In this week’s Business News: central bank sees above target inflation; cold shoulder prepared for would-be Czech workers; foreign owners channel earnings abroad; nuclear expansion reports demanded for all eventualities; and military real estate portfolio up for grabs.
The Czech National Bank sees inflation and unemployment slipping over the next two years with wages and interest rates climbing. The bank expects consumer price rises at 2.3 percent by the end of this year, slipping to 2.2 percent by the end of 2012. Unemployment is seen sliding from an average 8.8 percent this year to 8.0 percent next. But wage rises are expected to average 4.2 percent in 2012 from the more modest 2.7 percent this year and interest rates are seen rising from around 1.3 percent this year to 2.0 percent next.
Some Czech might be preparing for the opening of the jobs markets in neighbouring Germany and Austria on March 1. But the rich neighbours are also making preparations, and it is not exactly an open arms welcome. Both countries are reported to be intensively preparing laws that would prevent local companies from hiring cheap Czech workers. Austrian preparations appear to be the most advanced, including a proposed law to punish companies that offer wages “below Austrian standards.” Germany is meanwhile preparing plans for a minimum wage of around 7.5 euros an hour. Czech unions say the stress on minimum pay levels could be an inspiration to stamp out abuse at home. Germany and Austria won a seven year exemption from opening their labour markets after the Czech Republic and other ex-communist countries joined the European Union in 2004.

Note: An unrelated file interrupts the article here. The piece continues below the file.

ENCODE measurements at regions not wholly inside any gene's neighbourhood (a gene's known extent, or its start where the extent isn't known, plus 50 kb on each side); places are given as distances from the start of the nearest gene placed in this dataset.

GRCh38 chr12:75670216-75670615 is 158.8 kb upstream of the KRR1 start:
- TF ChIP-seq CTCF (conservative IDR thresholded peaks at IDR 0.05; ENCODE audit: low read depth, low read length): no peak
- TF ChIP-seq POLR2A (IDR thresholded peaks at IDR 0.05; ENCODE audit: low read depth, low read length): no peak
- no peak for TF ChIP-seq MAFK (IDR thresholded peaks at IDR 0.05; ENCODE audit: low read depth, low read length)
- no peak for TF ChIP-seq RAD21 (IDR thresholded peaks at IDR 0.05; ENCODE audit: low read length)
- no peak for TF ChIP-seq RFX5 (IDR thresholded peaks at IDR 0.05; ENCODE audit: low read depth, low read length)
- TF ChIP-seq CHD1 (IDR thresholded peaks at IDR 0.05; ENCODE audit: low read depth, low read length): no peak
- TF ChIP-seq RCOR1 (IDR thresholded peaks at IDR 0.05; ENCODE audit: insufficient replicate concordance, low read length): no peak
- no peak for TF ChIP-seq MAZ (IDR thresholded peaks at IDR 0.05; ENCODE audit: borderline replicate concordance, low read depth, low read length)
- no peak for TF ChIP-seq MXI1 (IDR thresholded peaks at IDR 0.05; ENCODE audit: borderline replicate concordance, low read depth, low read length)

Around 2.0 trillion crowns, around 100 billion US dollars, has been earned by foreign investors in the Czech Republic over the last decade with more than half that figure made up of dividend payments channelled abroad, according to the business daily Hospodářské noviny. The paper highlights the trend of many foreign owned firms to repatriate an increasing proportion of profits compared with investments in the country. That is a turnaround from the situation 10 years ago. It picks on the case of the bank ČSOB which has paid out more than 63 billion crowns to its Belgian owners over the last 10 years, that is around 25 billion crowns more than it paid in the first place for its share in the bank.
The Czech government is covering all the bases in its preparations for the expansion of the Temelín nuclear power plant. It has commanded six reports on the problems and implications of what has been dubbed the contract of the century. These will cover such issues as whether the high voltage grid can be reinforced in time to ship the extra electricity, whether more costs can be shouldered by the main foreign contractor, and if the country’s nuclear watchdog is up to the job of supervising the project. The reports should be delivered by the end of 2012, in time for the big announcement on the choice of the main contractor for the two new reactors in 2013.
As well as possibility of helping out in a looming hospital crisis, the Czech military is also being called up to assist with its strained budget by selling off a series of holiday hotels and flats. The military owns around a dozen such mountain and spa hotels, including three in the western spa resort of Karlovy Vary alongside tens of smaller chalets and centres dating back to its privileged position under the communist regime. A cut price sale of around 1,600 flats in Prague is also planned to their current tenants.
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